In a piece that at 17 minutes long devotes more time—not to mention insight—to analyzing the U.S. prison system than a network news segment could possibly hope for, comedian and commentator John Oliver begins by noting that one in 100 people in the U.S. are currently doing time.
The picture goes downhill from there, as the segment brings in muppets to help explain what is going on. In the process Oliver doffs a hat to legitimate incarceration (“my daddy’s in jail because he killed four people,” says one muppet) as well as zoos (“it looks the same to him,” says a crocodile that Oliver mistakes for an alligator).
But amid the humor, the stark truth reigns. Outsourced prison services. Maggots in food. A prison system official who has a hard time recalling basic statistics such as the dimensions of a solitary-confinement cell. This is the level of attention and regard paid to 2.4 million people in America.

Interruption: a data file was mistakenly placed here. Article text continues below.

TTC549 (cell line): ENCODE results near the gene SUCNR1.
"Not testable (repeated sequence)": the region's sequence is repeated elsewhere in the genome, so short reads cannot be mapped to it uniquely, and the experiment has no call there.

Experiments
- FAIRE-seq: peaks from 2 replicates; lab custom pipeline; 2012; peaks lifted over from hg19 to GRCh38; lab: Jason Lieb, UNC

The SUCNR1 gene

Not surprisingly, the majority of offenses are drug-related, and a high proportion of prisoners are of African-American and other minority descent, Oliver notes. Race’s role in all this is a theme that especially resonates in Indian country both north and south of the 49th Parallel. It is much discussed in Canada, for instance, that a disproportionate number of indigenous people are incarcerated compared to the general population.
Indigenous people make up just four percent of the general population, according to a report released by Correctional Investigator of Canada Howard Sapers last year, but they comprise nearly one quarter of all inmates, he told CBC News.
Similar statistics would appear to hold true in parts of the U.S. According to the Montana Department of Corrections 2013 Biennial Report, American Indians make up 20 percent of the state’s male prison population.
“One out of every five incarcerated male offenders is Native American,” the report stated. “That is almost three times higher than the rate at which natives are represented in the general Montana population. The proportion of the prison population that is native has changed little since 2008, but increased from 15.1 percent to 20 percent since 1997.”
North Dakota, Nebraska, Wyoming, Idaho and South Dakota also send disproportionate numbers of American Indians to prison, according to a 2009 report in the The Bismarck Tribune citing a 1999 Bureau of Justice Statistics report, American Indians and Crime.
The show, Last Week Tonight With John Oliver, airs on HBO. Watch the full prison segment below.